In the field of veterinary medicine, standard clotting tests like prothrombin time (PT) and partial thromboplastin time (PTT) have traditionally been used to diagnose hypocoagulability, or a decreased ability of the blood to clot. However, recent research has raised the question of whether both prolonged and shortened PT/PTT can actually be indicative of hypercoagulability, a state where there is an increased tendency for blood clot formation.
Let’s first explore the findings related to shortened PT/PTT as an indicator of hypercoagulability. A retrospective case-control study conducted on 23 dogs examined their clotting times and thrombotic tendencies (Song et al. JVECC 2016). The study included dogs with shortened PT/PTT as well as dogs with normal PT/PTT as the control group. The researchers also measured thromboelastography (TEG) parameters alongside the clotting times.
The results of the study showed that dogs with shortened clotting times had a higher prevalence of thrombus formation and suspected pulmonary thromboembolism (PTE). Additionally, these dogs had a higher mean concentration of D-dimer, a marker of blood clot breakdown. Interestingly, there was no statistical difference in TEG parameters between the two groups.
While this research is intriguing, it is important to acknowledge the limitations of this study. Being a retrospective study, it is challenging to control for various confounding factors that may influence the results. Moreover, the outcome of thrombus formation was based on documented catheter thrombosis episodes, which means that only cases with documented clots were considered. This may lead to an underestimation of the true thrombus formation rate. It is also worth noting that factors unrelated to hypercoagulability, such as catheter size or location, could contribute to catheter thrombosis.
Now, let’s delve into the possibility of prolonged PT/PTT being associated with hypercoagulability. When patients develop macro- or microthrombosis, they continue to consume clotting factors and platelets, leading to a mild to moderate prolongation of clotting times and a reduction in platelet count. This can result in prolonged PT/PTT values (i.e. consumptive coagulopathy in the face of thrombosis).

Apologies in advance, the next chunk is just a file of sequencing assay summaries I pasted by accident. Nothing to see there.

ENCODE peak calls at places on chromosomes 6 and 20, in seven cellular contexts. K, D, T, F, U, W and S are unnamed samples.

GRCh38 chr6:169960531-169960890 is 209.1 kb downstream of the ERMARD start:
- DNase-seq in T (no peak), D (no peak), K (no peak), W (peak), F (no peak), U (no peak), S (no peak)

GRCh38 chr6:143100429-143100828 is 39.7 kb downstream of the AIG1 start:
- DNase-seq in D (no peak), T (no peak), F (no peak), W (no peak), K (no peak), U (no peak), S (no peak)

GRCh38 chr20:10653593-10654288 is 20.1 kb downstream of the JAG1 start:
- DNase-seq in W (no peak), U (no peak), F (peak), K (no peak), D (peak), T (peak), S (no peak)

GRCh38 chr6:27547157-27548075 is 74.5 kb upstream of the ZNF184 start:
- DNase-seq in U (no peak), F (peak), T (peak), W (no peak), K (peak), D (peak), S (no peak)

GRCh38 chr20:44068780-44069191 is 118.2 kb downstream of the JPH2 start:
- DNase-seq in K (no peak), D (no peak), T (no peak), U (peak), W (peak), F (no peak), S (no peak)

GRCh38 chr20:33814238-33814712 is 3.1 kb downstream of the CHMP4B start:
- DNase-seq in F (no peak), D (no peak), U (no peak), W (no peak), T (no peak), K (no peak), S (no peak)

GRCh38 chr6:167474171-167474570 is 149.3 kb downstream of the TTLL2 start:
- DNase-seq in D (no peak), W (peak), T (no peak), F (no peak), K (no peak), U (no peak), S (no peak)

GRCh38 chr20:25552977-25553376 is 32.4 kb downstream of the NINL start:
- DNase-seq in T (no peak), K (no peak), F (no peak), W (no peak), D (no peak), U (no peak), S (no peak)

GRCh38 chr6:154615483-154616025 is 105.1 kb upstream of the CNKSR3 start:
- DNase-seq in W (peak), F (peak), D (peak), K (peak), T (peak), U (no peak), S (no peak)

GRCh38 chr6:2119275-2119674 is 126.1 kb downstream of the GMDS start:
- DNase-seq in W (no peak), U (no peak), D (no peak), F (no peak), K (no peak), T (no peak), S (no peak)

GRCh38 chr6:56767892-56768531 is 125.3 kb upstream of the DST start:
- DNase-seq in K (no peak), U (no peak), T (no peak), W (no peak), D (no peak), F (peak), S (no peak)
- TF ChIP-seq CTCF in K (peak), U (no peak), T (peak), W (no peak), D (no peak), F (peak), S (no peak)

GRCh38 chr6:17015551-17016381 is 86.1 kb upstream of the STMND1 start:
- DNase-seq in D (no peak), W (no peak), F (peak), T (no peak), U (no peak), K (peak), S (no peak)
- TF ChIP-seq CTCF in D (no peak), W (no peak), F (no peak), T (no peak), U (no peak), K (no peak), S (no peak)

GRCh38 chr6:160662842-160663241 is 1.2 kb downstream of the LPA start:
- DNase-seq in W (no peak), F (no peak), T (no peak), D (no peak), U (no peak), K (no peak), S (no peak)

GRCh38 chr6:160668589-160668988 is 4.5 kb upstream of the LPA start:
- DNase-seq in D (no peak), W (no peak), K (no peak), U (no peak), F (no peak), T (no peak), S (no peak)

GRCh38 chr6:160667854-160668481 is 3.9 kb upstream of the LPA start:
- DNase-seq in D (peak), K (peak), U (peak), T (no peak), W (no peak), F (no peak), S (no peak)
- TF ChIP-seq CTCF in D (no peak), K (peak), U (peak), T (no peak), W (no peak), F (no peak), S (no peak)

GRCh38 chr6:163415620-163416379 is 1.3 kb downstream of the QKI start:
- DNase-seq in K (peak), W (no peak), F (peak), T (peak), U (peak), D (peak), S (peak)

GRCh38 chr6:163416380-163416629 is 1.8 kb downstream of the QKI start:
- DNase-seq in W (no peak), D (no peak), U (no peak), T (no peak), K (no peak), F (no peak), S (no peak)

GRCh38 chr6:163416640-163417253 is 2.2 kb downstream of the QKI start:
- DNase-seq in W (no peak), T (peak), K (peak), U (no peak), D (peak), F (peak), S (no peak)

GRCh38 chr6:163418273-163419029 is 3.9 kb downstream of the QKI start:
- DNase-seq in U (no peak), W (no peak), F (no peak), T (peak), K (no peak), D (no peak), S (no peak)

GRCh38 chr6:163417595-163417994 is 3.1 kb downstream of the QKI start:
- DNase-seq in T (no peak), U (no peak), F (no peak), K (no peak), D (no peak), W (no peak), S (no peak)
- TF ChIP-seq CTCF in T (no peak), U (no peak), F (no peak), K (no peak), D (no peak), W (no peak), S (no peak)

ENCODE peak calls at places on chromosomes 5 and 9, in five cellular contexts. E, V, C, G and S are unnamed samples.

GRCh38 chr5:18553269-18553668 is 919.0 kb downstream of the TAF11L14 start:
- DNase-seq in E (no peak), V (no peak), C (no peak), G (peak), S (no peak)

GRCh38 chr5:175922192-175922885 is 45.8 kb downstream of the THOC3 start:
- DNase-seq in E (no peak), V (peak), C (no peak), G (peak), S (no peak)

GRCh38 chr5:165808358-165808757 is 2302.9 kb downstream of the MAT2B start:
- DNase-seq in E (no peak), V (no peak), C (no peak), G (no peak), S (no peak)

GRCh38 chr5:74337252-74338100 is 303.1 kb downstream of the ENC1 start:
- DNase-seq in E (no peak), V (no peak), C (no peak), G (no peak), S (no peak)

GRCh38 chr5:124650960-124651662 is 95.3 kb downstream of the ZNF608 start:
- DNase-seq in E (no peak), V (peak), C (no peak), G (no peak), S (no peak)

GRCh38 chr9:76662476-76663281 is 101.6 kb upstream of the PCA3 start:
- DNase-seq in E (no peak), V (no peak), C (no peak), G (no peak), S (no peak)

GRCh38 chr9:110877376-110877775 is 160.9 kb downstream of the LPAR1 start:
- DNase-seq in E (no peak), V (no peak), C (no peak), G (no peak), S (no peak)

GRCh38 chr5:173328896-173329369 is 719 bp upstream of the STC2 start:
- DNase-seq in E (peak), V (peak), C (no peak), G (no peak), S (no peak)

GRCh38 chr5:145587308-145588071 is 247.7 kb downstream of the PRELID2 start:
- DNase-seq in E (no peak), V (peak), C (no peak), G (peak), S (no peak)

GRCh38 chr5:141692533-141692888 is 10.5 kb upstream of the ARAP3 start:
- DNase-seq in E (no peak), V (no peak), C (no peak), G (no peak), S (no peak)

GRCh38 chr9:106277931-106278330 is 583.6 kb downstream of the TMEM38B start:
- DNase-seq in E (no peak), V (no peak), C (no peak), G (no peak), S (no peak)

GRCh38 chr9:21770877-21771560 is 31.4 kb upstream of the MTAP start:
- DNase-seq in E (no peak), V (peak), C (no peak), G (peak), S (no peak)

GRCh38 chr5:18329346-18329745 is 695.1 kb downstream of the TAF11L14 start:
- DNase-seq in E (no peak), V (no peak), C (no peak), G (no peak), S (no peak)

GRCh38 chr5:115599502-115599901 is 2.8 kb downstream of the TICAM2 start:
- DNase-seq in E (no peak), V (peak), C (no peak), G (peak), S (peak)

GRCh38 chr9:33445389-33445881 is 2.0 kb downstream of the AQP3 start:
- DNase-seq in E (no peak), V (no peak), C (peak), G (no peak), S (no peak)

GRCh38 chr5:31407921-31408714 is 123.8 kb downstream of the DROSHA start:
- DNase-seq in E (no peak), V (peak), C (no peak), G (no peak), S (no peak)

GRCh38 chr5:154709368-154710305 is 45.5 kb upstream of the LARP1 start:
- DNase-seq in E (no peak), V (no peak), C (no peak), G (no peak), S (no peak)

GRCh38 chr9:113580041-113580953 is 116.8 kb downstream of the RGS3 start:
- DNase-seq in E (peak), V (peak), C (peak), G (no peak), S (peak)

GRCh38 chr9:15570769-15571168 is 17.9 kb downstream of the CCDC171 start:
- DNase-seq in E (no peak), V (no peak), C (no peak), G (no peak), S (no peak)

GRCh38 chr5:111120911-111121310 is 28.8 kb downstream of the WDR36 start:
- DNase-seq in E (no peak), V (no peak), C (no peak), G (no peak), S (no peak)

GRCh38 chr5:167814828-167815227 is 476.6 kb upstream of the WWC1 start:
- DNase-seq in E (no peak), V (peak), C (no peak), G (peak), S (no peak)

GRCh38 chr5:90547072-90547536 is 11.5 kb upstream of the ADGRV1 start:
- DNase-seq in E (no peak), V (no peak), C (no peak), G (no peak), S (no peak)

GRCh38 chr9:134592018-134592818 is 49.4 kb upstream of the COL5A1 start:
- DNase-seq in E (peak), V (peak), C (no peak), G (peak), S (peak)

To differentiate between hyper- and hypocoagulable states in patients with prolonged PT/PTT, several factors can be considered. First, the degree of prolongation should be assessed. Patients with consumptive coagulopathy tend to have mild to moderate PT/PTT prolongation as opposed to other more severe coagulopathies (e.g. anticoagulant toxicity or liver dysfunction).
Additionally, the platelet count can provide valuable information. Pets with active consumptive process will use up their platelets along with clotting factors to form new clots. The presence of mild to moderate thrombocytopenia may further support suspected consumptive coagulopathy.
The presence of macrothrombosis or the development of organ dysfunction secondary to presumed microthrombosis can also indicate a hypercoagulable state. In addition, performing viscoelastic testing in conjunction with a coagulation panel can provide insights into the overall coagulation status and help determine if a hypercoagulable tracing is present.
Finally, the positive response to antithrombotic therapy in patients with prolonged PT/PTT and/or thrombocytopenia may give you a hint that the cause of these derangements was excessive consumption. Recently, I managed a 10 year-old Labrador with portal vein thrombosis and suspected consumptive coagulopathy resulting in moderate thrombocytopenia and mild prolongation of PT/PTT. Within 7 days after the dog was started on rivaroxaban and clopidogrel, his coagulation parameters and platelet count had completely normalized. This type of response further supported our theory that his coagulation derangements were caused by active consumption.